Dear Researchers: A message from Mandy

Mandy and her mom

Mandy and her mom

Dear Researchers,

Three years ago, my mother was diagnosed with Early Onset Alzheimer’s Disease at the young age of 56. My father made the brave decision to retire from his job early in order to be home and be her full-time caregiver. In the last three years, my mom has been robbed of her memories, her dignity, and her ability to care for herself. She no longer recognizes me or knows who I am; she isn’t even aware that she has two daughters and a husband. I have witnessed many changes in her personality as well. While she was once a loving, brave, creative and enthusiastic mother, the disease turned her into a fearful, anxious, helpless, angry person. Because of the progression of the disease, I have had to mourn the loss of my mom many times while she is still “alive”–the day she was diagnosed, when she no longer recognized her family members, when she moved into an assisted living facility, and when she was unable to attend my wedding.

Each time I hear of a new discovery about Alzheimer’s Disease, whether it is about the cause of it or a cure for it, I gain a little more hope that future generations may someday live in a world without this ugly disease. With all of the advancements researchers have made in terms of diseases like cancer, I know it is possible that we are not that far away from finding ways to significantly slow the progression of Alzheimer’s, preventative measures, or even a cure. While I know I will never get my mother back, I find comfort in the fact that a cure would prevent others from experiencing the heartbreak of losing a loved one to Alzheimer’s.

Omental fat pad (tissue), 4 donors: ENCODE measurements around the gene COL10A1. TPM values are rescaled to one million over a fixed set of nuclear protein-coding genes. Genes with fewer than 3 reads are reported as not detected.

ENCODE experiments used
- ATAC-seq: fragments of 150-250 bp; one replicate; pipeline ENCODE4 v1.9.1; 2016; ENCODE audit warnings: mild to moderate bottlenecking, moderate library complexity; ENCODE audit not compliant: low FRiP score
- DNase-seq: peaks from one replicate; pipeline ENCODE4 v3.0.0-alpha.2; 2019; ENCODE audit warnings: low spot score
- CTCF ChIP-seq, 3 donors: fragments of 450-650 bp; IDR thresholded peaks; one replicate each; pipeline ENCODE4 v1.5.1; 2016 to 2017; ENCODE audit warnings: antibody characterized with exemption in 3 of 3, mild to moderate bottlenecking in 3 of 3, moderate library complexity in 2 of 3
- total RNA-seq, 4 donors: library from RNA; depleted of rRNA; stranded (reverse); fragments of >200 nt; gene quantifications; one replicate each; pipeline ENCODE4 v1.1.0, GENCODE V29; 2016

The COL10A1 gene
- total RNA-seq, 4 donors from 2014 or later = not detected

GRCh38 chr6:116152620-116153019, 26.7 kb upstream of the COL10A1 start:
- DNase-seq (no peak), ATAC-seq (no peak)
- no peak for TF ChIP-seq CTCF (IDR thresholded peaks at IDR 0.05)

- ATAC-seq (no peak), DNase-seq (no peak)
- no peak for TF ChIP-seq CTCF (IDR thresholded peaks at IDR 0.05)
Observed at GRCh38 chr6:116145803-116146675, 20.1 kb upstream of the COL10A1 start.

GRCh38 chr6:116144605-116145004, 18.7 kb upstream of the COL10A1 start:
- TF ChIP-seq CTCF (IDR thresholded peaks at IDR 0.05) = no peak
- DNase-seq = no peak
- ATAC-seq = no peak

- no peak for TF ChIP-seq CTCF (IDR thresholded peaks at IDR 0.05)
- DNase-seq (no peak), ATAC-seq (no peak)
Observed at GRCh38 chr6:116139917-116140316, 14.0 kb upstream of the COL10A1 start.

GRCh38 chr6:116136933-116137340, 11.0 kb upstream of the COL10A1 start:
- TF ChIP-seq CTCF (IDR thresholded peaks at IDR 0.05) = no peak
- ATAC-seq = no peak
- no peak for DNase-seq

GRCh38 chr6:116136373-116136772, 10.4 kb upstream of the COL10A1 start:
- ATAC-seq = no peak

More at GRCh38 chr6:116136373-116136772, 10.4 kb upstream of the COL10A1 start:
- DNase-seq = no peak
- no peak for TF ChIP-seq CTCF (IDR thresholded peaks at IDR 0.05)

I want to thank every researcher who has dedicated their time, energy, and knowledge to this cause. You give me hope and confidence that we are actively moving toward putting an end to Alzheimer’s. Every effort you make brings us one big step closer to eradicating this terrible disease, and for that, I am truly grateful.

Sincerely,

Mandy Brunamonti

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1 Response

  1. hi love
    i have been diagnosed and not working since last november my doctor told me to stop but i did NOT, then i burned my hand deep second degree and had to admit that i was not able to work any longer. this has been a brutal amazing year.
    watching it, interesting new life, and trying to recall that is is important to laugh and be happy which i was naturally gregariously known for all my life/ now it takes effort!
    i would love to talk to you…
    blessings and love
    appreciation
    light and prayers
    kelli

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